GPON passive optical networks

Passive optical networks represent one of the most important directions in the deployment of optical access networks.

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GPON passive optical networks

GPON technology
In an access network, the requirements for transmission capacity and bridging distance are not as critical as in WDM backbone networks, so the technology for optical access networks can be purchased at a relatively affordable cost. The cost of the optical infrastructure remains a decisive factor, which therefore plays a crucial role in assessing the return on investment. Cost reduction can be achieved by selecting the most appropriate option for a given area, where FTTH, FTTB or FTTC topologies can be considered.

The FTTC topology - Fiber To The Curb (Fiber To The Curb) implies the construction of a primary optical infrastructure for connecting access multiplexers (ONU-C ... Optical Network Unit - Curb) with a DSL line interface. The customer is then connected to the multiplexer via a metallic line. Consequently, it is advantageous to locate the ONU-C close to the network cabinets.

The FTTB - Fiber To The Building - topology is suitable for multi-apartment buildings with an established LAN infrastructure. The access switch, the ONU-B (Optical Network Unit - Building), is connected via optical fiber, and the customer is connected via LAN via Ethernet.

The aim of the access network modernisation is a fully optical infrastructure, i.e. the FTTH (Fiber To The Home) topology. An optical modem, the ONT (Optical Network Termination), is placed at the customer's site to convert the optical signal into an electrical one.

The optical infrastructure can be built as point-to-point or point-to-multipoint. The point-to-point (P2P-point to point) option assumes the existence of a separate fiber between the Central Office (CO) and the customer. Each connected customer then occupies one optical interface at the CO. This places high demands on the capacity of the central switch as well as the number of fibres in the Optical Distribution Network (ODN).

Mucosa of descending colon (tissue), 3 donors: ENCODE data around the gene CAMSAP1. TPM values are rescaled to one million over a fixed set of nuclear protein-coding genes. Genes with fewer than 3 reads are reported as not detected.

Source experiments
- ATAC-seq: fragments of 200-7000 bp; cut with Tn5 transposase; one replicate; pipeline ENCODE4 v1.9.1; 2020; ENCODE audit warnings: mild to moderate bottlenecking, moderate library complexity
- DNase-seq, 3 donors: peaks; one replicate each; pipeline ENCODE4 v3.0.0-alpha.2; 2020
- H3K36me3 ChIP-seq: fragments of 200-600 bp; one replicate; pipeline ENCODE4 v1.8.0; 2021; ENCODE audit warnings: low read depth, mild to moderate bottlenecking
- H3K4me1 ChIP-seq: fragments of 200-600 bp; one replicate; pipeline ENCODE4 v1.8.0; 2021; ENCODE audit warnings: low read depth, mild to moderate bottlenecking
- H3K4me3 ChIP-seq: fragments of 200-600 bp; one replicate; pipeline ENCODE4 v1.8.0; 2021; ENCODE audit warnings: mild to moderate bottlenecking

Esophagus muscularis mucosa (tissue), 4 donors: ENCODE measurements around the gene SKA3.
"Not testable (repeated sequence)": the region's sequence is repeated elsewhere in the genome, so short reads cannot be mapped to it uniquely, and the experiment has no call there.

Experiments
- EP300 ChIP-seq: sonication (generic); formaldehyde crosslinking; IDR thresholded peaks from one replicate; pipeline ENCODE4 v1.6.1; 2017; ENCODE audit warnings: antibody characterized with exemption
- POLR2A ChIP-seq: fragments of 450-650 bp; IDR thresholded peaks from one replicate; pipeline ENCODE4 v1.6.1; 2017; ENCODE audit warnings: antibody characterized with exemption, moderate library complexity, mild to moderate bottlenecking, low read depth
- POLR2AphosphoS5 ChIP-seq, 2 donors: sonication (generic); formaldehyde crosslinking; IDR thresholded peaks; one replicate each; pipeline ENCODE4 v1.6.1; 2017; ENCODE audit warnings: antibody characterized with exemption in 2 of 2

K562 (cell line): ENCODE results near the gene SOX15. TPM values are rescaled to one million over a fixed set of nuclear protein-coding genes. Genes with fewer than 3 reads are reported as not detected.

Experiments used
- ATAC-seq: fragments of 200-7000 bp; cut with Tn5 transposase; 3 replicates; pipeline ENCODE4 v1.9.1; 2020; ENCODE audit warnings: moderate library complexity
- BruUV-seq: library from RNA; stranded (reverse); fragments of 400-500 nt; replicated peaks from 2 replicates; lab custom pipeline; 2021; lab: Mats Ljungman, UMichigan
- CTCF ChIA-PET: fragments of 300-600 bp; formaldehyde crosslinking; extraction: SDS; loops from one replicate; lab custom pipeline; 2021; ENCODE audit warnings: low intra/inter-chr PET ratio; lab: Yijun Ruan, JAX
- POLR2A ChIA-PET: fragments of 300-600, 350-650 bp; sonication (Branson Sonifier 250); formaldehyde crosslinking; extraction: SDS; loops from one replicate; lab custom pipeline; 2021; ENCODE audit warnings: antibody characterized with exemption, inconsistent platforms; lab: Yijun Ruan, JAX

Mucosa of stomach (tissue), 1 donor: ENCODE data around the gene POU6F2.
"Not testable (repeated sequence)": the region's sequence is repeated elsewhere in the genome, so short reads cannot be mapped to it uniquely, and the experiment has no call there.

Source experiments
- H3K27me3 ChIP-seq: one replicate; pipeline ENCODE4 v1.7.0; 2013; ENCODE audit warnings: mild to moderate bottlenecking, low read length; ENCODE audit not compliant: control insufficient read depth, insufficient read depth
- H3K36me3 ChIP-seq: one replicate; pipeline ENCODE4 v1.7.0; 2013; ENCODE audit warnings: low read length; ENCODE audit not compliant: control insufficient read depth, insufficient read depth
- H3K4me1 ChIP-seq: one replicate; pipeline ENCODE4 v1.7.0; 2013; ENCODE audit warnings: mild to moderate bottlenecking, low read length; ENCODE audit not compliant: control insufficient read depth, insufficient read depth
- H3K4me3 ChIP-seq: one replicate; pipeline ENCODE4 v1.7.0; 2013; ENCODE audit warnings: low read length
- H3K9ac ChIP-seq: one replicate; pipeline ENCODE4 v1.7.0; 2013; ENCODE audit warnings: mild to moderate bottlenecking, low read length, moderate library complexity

The savings in fibre in the ODN and the reduction in the number of optical interfaces per CO are achieved by using the point-to-multipoint (P2MP) variant. The optical infrastructure then includes optical splitters that split the optical signal in a 1:N ratio. This is a passive element and the network is therefore called a PON (Passive Optical Network). The technology that can be used to connect customers via PON then ensures that each customer receives an allocated bandwidth according to the services they have purchased.

The most widespread, especially thanks to Asian countries, is EPON technology. However, in Europe, GPON, and more recently XGS-PON and NG-PON 2 are the most popular technologies. Compared to EPON, GPON has a much more sophisticated protocol, which means that about 7% of the transmission capacity is consumed in network management overhead, compared to up to 50% lost in EPON.

GPON technology - Gigabit capable Passive Optical Network uses 2 optical channels, in the direction from the network to the customer (downstream) at a wavelength of 1490 nm, and in the direction from the customer to the network (upstream) at 1310 nm. The downstream signal is shared by all optical network units (ONUs) or optical terminal units (ONTs) connected within a single optical distribution network (ODN). Each ONT or ONU then filters only the part of the information that is addressed to it. In upstream, each ONT/ONU is then assigned a specific timeslot to avoid collision of signals from different ONTs/ONUs. Thus, in downstream it is broadcasting, while in upstream it is TDMA. To prevent eavesdropping on user data destined for other units, encryption and a security key exchange system have been introduced for the transmitted frames in downstream. In upstream, this risk is not present; a potential attacker would have to directly disrupt the structure of the optical network, which the operator would be able to detect and thus prevent eavesdropping. Also, other attacks do not pose a serious risk in passive optical networks.

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